The hightech climate protectors from Dresden

While some stick to the streets to demonstrate against the climate crisis, there are also smart solutions from science against climate change. The Dresden-based startup Herone has developed one of them.

Daniel Barfuß, Alexander Rohkamm and Christian Garthaus (from left to right) are the founders of Herone. Photo: herone GmbH

Dresden. The lighter an aircraft is, the less kerosene is needed. As a result, CO2 emissions drop. That’s the theory. In practice, however, it’s not quite so simple. Complex research is often required to optimize the weight of passenger jets, for example. However, the Dresden-based company Herone proves that it is possible.

Carbon instead of metal for aircraft cables

“We have developed a technology with which the hydraulic lines in aircraft can be made of carbon fibers instead of metal,” says Herone co-founder and CEO Christian Garthaus. According to the founder, the challenge was to press the carbon fibers embedded in plastic, after they had first been braided, so that they would not be crushed. This is the only way to produce hollow bodies such as tubes.

50 percent weight savings thanks to new components

“We achieved this by applying pressure to the material in such a way that it is pressed from the inside out,” explains the founder, who initially drove the project forward for ten years at the TU Dresden together with his comrades-in-arms before the company was founded in 2018. Even then, the scientists were working closely with well-known aircraft manufacturers such as Airbus and Boeing, who had high hopes for the project. “If you replace the metallic components in the aircraft, you can save up to 50 percent of the weight,” says Garthaus.

Dresden company benefits from hydrogen projects

In addition to hydraulic lines in aircraft, there are other areas where carbon fiber tubes are in demand. One major topic at Herone is currently aircraft lines for hydrogen. “We are active in several hydrogen projects. Airbus, for example, wants to produce the first aircraft powered by hydrogen by 2035. But this requires suitable lines,” says Herone authorized signatory and co-founder Alexander Rohkamm.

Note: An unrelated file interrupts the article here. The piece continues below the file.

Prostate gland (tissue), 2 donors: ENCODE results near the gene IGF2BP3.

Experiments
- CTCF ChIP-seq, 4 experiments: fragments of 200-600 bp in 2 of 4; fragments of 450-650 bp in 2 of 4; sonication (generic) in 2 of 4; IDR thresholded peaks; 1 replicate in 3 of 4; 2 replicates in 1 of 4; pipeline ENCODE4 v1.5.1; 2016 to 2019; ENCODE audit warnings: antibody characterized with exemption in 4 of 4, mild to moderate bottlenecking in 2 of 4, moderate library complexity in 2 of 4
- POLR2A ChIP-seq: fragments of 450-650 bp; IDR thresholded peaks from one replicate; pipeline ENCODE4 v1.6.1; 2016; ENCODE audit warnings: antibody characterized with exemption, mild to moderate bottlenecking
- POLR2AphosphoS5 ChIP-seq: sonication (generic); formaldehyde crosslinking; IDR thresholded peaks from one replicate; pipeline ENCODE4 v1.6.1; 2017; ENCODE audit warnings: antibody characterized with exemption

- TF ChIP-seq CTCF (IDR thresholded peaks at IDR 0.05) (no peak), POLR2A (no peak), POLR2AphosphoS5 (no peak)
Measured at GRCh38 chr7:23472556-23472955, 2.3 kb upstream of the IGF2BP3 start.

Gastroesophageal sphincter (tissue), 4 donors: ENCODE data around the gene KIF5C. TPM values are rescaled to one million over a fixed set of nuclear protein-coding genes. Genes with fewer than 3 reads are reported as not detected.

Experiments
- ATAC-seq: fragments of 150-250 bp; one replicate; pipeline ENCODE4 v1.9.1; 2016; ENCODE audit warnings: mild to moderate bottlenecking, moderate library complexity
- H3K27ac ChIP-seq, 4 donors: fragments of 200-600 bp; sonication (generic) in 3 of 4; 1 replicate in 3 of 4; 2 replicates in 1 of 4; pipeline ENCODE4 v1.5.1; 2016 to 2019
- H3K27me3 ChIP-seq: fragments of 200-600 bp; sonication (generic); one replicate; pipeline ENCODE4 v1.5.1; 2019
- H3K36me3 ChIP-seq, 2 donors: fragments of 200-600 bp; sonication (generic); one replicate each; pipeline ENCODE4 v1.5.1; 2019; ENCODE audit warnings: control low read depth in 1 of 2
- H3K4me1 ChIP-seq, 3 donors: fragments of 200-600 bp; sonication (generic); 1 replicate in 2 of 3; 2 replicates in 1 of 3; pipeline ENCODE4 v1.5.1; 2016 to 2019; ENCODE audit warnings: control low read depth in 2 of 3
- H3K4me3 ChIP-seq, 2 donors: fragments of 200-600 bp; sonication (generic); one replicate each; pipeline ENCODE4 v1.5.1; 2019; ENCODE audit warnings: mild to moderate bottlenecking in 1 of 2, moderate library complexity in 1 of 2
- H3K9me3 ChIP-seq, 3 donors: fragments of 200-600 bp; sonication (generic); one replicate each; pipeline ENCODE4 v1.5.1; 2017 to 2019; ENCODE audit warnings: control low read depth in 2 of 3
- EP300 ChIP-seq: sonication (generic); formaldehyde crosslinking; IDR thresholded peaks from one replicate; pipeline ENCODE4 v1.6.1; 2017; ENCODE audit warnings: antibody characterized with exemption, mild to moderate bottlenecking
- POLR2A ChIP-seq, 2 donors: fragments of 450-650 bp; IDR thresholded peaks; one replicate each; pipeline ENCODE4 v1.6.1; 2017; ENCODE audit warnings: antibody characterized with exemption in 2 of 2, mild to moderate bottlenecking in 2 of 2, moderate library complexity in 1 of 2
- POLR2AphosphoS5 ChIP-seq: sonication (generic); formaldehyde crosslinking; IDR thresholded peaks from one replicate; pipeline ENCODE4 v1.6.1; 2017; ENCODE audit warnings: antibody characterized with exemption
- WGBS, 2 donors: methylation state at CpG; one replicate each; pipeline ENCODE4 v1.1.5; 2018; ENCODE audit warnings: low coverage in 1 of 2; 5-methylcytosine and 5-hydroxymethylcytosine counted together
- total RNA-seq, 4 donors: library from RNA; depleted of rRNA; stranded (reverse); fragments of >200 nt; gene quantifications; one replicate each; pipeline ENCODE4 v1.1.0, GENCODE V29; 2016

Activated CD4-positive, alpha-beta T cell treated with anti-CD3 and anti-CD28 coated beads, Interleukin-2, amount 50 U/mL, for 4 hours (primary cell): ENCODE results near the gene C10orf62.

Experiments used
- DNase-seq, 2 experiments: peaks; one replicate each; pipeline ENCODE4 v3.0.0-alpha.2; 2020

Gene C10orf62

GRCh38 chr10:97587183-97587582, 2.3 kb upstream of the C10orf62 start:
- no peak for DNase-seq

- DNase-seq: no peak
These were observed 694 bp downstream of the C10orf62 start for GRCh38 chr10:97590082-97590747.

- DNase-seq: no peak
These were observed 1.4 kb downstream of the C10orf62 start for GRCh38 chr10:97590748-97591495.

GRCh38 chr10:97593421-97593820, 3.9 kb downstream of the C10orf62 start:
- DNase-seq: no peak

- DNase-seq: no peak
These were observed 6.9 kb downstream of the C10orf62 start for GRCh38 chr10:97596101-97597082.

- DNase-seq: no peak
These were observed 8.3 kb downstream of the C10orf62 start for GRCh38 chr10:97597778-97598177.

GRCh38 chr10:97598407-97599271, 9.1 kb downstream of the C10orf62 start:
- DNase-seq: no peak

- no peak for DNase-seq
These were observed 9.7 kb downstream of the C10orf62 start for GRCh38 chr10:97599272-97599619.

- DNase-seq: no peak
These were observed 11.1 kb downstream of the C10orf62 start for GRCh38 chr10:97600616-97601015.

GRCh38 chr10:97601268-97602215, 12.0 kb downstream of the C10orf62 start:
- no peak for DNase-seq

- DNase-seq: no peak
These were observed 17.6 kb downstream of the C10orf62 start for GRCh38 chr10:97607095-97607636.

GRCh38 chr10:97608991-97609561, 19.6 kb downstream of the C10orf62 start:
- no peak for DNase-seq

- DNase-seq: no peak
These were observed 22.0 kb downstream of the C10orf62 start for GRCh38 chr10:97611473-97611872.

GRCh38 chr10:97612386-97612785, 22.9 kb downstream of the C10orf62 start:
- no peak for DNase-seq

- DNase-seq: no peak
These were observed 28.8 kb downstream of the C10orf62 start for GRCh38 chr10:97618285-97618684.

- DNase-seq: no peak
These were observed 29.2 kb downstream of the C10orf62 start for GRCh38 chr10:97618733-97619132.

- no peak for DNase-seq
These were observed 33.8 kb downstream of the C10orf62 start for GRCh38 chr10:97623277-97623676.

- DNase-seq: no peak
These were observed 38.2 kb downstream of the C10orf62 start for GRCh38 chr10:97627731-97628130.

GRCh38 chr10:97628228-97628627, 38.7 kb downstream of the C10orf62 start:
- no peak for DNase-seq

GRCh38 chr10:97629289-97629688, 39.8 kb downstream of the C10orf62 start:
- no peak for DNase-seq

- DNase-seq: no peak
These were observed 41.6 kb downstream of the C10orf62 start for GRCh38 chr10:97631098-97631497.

Extreme challenges for materials

If you want to fly with hydrogen, he says, it has to be cooled to minus 253 degrees so that it becomes liquid. “That’s an extreme challenge for the materials because, of course, they can’t crack. The lines have to reliably carry hydrogen from the tank to the engine over the life of the aircraft,” says the founder. Airbus has more than 1,000 people working on this issue, and Herone is involved in this research program, Rohkamm says.

Up to 10,000 components a year planned

Although Herone’s genesis is closely tied to hydraulic lines, the team is also focusing on other product groups. For example, the company’s components could also replace tie rods in airplanes, which are used to attach overhead compartments.

“The compartments are supported in the aircraft toward the rear in the fuselage with a tension strut,” explains Christian Garthaus. In addition, he says, it is possible to integrate the components into drive shafts that are located in the wings and control the landing flaps there. In its new production facility in the north of Dresden, Herone says it plans to produce several thousand to 10,000 carbon components per year for these and other purposes.

Bicycle handlebars made from recycled carbon fibers

If carbon fibers are left over during the production of the components, this is not a problem either. Because recycling is also a top priority at Herone. This is not only good for the environment, but also opens up new business areas. Although the Dresden-based company focuses on aerospace, it is now also involved in the sports and leisure sector.

“Among other things, we have produced a bicycle handlebar from recycled carbon fibers that is characterized by particularly good damping properties,” says Alexander Rohkamm. The special thing about this type of recycling, according to the founders, is that the high-performance properties of carbon are retained. This is a clear difference to existing, bonded carbon fibers, for example in bicycle frames, which can hardly be repaired in the event of a crack or break.

Facts and figures:
– Herone GmbH was founded in May 2018 as a spin-off from TU Dresden.

– The company currently has twelve employees.
– The team consists primarily of mechanical engineers (specializations: lightweight construction, plastics technology, aerospace technology).
– The name Herone is plural because it is based on two models: the mathematician and engineer Heron of Alexandria (which stands for automation) and the heron, which is a symbol of lightweight construction for those responsible at Herone.

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